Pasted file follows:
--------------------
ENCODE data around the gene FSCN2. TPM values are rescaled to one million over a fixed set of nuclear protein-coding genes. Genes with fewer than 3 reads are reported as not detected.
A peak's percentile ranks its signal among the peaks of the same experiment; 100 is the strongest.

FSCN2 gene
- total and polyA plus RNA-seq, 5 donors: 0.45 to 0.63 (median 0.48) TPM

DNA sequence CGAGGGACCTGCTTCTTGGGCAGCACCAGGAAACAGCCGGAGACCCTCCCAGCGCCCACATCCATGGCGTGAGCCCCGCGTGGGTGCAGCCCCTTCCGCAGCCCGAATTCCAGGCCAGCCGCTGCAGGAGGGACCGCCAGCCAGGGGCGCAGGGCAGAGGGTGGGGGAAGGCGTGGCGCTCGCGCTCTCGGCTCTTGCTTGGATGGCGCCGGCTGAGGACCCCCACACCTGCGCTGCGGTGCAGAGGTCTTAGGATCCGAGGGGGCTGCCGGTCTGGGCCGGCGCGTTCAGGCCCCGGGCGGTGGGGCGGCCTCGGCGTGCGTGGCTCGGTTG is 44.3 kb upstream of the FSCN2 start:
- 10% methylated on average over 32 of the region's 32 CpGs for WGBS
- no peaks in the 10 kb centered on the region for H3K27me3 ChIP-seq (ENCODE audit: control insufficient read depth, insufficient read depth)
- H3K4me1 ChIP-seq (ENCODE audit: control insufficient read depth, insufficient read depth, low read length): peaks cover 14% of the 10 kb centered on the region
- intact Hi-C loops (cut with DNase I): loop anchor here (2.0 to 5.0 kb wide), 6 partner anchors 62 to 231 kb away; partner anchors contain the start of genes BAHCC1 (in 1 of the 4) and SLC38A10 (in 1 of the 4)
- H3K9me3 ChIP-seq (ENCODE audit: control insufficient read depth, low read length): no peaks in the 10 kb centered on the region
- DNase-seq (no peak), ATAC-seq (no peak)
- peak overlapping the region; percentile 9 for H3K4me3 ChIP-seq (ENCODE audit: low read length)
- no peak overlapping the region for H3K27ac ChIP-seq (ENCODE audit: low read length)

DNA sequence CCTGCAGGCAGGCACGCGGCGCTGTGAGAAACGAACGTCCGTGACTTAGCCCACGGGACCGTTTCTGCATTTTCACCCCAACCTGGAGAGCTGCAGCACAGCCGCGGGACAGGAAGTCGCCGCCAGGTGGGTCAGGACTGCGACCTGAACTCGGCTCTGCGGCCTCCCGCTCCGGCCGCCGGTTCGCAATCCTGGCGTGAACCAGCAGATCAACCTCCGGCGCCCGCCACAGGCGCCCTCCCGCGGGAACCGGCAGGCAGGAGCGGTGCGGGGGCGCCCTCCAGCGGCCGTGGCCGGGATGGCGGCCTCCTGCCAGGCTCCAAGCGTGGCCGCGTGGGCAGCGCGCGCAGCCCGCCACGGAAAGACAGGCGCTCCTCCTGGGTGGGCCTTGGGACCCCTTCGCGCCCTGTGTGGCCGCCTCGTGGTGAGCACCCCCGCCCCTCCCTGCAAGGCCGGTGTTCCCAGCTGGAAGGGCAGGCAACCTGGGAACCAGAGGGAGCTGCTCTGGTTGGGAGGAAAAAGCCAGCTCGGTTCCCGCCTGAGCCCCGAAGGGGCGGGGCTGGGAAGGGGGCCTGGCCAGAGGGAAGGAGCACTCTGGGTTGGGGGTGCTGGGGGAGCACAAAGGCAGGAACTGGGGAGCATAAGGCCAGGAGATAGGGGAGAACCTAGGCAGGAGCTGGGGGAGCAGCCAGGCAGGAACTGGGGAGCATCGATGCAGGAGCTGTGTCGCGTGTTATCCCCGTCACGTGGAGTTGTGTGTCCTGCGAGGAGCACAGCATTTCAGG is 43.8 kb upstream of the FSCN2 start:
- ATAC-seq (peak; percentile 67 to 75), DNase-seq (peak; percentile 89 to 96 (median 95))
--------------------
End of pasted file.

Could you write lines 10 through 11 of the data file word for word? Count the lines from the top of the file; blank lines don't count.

- H3K9me3 ChIP-seq (ENCODE audit: control insufficient read depth, low read length): no peaks in the 10 kb centered on the region
- DNase-seq (no peak), ATAC-seq (no peak)